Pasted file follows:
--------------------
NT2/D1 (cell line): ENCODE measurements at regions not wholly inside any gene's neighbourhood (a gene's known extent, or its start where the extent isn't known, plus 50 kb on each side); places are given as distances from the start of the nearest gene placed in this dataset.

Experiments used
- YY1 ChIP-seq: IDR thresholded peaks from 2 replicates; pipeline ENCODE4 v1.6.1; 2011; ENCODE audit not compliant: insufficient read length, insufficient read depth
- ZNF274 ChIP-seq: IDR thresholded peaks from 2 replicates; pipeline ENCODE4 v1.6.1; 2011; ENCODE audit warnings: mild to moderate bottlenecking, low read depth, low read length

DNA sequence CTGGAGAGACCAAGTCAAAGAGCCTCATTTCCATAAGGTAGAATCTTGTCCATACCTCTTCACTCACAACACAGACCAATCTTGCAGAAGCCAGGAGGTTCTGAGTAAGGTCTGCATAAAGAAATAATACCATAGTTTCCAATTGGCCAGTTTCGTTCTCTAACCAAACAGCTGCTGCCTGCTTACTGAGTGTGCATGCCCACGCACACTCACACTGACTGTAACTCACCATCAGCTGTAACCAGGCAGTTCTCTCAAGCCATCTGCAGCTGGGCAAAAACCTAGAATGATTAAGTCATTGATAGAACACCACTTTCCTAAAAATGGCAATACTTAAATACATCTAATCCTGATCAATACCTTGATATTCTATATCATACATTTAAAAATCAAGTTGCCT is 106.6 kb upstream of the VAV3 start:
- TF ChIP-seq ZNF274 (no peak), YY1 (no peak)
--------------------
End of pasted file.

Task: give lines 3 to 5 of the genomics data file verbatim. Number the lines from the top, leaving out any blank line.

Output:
- YY1 ChIP-seq: IDR thresholded peaks from 2 replicates; pipeline ENCODE4 v1.6.1; 2011; ENCODE audit not compliant: insufficient read length, insufficient read depth
- ZNF274 ChIP-seq: IDR thresholded peaks from 2 replicates; pipeline ENCODE4 v1.6.1; 2011; ENCODE audit warnings: mild to moderate bottlenecking, low read depth, low read length

DNA sequence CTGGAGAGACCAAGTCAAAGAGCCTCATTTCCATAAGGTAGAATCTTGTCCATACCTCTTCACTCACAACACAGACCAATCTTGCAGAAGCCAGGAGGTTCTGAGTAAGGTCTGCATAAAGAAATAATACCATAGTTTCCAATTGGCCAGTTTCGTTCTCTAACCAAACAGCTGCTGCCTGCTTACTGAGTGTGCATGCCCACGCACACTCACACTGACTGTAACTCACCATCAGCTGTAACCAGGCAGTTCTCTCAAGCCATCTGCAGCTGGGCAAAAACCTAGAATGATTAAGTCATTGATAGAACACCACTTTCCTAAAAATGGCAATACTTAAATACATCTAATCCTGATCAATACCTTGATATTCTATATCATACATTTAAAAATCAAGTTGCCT is 106.6 kb upstream of the VAV3 start: